The commitment to innovation and excellence was palpable. Such commitment ensures the Senior Service remains a crucial component of the UK’s defence toolbox. Initiatives to enhance personnel recruitment and retention, for example, are already showing positive results.

The Importance of the Royal Navy

My time at the First Sea Lord’s Sea Power Conference provided an in-depth look at the Royal Navy’s current state and future direction. The dedication to modernisation, the emphasis on personnel readiness, and the focus on strategic deterrence all underscore the Royal Navy’s importance to UK defence.

I suppose the biggest task here is to convince policymakers and the public of this, after all, the Royal Navy and the RFA are often out of sight, defending this country from threats most are unaware of but they need the resources to do this – how to communicate this to people with little interest in the topic? I’m sure someone has the cure for sea blindness, answers on a postcard please.

The officers I spoke with conveyed a sense of urgency and determination, highlighting the need for continued investment and political support. The Royal Navy is not just a historic institution; the men and women who put an end to the colonial slave trade are today a dynamic organisation and an essential component of British national identity.

It was an interesting time at Lancaster House.

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George has a degree in Cyber Security from Glasgow Caledonian University and has a keen interest in naval and cyber security matters and has appeared on national radio and television to discuss current events. George is on Twitter at @geoallison
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Martin
Martin (@guest_819387)
12 days ago

A lot of talk but few if any contracts, is there an election soon?. His speech sounded more of a wish list a may be/might happen. Most of the ships he talked about are not even designed yet.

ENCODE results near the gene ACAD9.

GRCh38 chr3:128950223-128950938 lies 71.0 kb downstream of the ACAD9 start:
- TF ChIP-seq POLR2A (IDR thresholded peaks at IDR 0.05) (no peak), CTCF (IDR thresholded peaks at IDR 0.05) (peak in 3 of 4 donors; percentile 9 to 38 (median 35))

I lost faith in the word of the top brass a long time ago, empty words nothing confirmed. playing politics with defence.
Be very happy to be proved wrong,

Nevis
Nevis (@guest_819396)
12 days ago
Reply to  Martin

Kier Starmer made 6 pledges today and defending the realm wasn’t one of them. Don’t think your going to be proved wrong anytime soon unfortunately.

Martin
Martin (@guest_819397)
12 days ago
Reply to  Nevis

Well Labour supporters do not like the incress in defence spending, no shock there. why is defence such hard thing to sort out, its the no1 job of government

Hugo
Hugo (@guest_819470)
11 days ago
Reply to  Martin

I mean you said it yourself, their supporters aren’t interested. So why spend more money on it.

DB
DB (@guest_819500)
11 days ago
Reply to  Hugo

Actually, some of us are VERY interested.

Hugo
Hugo (@guest_819510)
11 days ago
Reply to  DB

Okay? But are there enough to matter.

Expat
Expat (@guest_819482)
11 days ago
Reply to  Martin

I don’t agree, some of the unions are very pro defence and will lobby the leaderships accordingly. But that comes with its own baggage that it could see too much defence budget spent on over priced kit. But fundamentally there’s is some backing within the party for defence. Ironically unions back things like AUKUS (but won’t shout about it because its a Tory deal) but the membership of the party don’t support it.

Martin
Martin (@guest_819492)
11 days ago
Reply to  Expat

the membership want it spent on NHS/Benefits and over sea Aid as normal,

Dougie Woods
Dougie Woods (@guest_819506)
11 days ago
Reply to  Martin

This response highlights the difficulties the Labour Party faces. At a point they become electable there are still some dogmatic complainers who stick to an outdated and dangerous lack of world view

Martin
Martin (@guest_819669)
10 days ago
Reply to  Dougie Woods

By then though they may have elected and that will as the older bolder know not go well in the long run.

Frank62
Frank62 (@guest_819405)
12 days ago

13-15 frigates & destroyers is threadbare, hardly sea power. Disgracefully few for a permanent member of the UN security council, dangerously nominal to protect UK maritime trade, paltry contribution to NATO. We won’t return to the woefully inadequate 19 escort level until the early 2030s.

Hugo
Hugo (@guest_819471)
11 days ago
Reply to  Frank62